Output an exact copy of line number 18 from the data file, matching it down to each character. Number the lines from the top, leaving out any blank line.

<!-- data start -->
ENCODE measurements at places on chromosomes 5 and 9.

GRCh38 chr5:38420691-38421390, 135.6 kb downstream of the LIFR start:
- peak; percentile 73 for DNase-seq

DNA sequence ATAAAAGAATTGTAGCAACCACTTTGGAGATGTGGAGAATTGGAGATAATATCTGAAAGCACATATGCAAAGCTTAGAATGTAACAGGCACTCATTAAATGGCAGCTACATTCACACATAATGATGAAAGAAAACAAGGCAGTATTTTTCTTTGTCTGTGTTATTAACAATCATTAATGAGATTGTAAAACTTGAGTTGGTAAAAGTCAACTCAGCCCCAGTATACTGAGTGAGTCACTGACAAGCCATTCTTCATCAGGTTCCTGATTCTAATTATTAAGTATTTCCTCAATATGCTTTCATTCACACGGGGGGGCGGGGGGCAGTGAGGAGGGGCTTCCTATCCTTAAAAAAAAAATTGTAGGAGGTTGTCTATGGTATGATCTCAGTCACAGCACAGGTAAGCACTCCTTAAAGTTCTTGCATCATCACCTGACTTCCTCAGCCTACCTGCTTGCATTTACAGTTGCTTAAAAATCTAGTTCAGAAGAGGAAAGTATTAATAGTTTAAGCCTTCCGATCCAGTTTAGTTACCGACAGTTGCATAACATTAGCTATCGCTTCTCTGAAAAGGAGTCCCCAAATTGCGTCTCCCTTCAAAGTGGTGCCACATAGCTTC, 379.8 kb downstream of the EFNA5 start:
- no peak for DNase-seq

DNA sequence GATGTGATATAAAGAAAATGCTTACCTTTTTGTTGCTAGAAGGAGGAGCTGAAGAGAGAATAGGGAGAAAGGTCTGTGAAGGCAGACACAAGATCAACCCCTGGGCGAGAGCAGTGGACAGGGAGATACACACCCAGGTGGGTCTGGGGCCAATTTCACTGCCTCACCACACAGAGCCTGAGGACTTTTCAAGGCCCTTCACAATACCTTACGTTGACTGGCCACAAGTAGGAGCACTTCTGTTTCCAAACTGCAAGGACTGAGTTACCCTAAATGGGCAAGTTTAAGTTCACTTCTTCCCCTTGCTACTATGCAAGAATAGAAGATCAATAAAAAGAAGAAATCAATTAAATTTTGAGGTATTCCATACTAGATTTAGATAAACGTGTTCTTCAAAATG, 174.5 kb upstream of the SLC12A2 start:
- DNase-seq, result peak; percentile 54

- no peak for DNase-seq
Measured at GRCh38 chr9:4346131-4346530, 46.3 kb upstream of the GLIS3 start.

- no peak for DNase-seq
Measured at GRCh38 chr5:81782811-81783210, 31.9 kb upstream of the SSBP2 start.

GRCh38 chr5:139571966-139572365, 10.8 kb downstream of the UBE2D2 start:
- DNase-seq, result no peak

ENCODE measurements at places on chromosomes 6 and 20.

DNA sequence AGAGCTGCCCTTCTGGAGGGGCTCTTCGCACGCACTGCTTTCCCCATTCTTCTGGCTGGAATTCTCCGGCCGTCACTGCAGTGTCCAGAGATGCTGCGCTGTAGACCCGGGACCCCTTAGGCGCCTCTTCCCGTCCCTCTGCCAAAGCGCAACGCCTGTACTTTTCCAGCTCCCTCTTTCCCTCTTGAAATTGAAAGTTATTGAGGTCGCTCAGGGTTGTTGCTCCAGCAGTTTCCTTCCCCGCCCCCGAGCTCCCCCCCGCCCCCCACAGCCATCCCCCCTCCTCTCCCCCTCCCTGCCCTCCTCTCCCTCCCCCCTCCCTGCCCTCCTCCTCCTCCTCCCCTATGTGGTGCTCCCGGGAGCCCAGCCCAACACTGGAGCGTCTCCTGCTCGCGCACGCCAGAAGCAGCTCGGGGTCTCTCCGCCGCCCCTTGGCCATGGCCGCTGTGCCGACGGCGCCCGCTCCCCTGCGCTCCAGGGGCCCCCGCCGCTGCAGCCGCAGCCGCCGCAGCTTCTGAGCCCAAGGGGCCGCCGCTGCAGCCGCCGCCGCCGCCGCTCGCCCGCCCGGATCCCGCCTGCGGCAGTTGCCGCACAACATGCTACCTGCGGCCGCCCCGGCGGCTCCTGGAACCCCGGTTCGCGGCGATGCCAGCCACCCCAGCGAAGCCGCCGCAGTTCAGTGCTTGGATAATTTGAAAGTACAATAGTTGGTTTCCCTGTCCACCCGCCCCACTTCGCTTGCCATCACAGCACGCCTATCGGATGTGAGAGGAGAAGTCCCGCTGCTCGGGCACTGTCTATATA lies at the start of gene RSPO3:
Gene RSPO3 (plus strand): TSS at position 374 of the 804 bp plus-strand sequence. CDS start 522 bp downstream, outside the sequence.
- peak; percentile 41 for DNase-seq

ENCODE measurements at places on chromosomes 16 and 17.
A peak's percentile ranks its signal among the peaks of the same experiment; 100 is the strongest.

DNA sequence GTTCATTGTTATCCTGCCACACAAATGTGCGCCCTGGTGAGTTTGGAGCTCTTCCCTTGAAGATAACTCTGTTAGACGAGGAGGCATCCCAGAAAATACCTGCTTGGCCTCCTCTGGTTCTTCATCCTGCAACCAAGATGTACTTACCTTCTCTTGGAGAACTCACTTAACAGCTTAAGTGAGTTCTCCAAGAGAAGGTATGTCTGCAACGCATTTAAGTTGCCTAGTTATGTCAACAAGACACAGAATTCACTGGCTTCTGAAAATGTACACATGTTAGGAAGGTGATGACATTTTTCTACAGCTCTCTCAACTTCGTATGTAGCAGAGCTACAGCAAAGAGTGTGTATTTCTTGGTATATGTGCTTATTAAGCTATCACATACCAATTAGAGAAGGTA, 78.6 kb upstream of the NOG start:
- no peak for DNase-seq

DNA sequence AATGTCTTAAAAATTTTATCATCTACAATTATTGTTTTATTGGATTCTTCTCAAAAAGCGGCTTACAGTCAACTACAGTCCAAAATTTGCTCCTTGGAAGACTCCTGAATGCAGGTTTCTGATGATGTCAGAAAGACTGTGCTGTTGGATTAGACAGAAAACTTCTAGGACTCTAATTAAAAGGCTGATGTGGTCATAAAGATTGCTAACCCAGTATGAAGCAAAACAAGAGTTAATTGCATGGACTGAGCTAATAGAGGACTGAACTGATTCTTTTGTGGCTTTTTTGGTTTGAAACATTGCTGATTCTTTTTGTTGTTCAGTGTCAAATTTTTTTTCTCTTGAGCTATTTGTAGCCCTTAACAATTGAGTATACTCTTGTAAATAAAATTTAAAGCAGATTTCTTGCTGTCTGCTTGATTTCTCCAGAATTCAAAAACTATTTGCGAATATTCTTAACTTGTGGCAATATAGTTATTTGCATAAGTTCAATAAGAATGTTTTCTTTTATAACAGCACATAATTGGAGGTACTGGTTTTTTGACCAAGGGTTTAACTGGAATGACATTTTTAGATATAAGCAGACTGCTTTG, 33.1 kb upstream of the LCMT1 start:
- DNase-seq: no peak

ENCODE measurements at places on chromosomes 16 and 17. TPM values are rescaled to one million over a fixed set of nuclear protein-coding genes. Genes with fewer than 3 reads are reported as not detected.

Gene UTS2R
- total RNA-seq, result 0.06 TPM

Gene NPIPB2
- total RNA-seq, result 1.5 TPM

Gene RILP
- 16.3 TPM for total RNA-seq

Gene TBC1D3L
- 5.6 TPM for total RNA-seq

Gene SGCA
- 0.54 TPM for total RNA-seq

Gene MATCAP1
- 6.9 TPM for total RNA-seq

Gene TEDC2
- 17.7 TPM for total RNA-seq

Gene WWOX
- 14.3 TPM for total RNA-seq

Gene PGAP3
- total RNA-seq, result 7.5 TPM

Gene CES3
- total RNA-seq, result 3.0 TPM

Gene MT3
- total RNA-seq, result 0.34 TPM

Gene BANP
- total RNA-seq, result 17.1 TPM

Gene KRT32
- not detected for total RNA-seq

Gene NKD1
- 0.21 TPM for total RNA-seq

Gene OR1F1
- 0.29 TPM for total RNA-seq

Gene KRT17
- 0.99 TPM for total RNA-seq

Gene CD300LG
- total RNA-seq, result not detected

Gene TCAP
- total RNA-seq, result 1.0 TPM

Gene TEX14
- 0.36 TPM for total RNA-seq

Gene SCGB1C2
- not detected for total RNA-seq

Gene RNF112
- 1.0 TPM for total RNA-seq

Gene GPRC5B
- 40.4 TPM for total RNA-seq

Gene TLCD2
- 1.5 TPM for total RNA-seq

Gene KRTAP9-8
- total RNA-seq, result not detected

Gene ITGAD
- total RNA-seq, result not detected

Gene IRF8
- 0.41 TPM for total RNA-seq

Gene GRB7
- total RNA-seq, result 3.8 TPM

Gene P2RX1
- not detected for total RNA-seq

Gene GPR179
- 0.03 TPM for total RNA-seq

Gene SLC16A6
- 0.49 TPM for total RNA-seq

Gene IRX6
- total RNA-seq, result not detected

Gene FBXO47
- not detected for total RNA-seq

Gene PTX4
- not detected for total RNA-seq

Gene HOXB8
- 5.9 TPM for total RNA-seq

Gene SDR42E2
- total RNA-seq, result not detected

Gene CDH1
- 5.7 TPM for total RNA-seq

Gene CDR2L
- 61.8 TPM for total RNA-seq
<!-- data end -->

ENCODE measurements at places on chromosomes 16 and 17.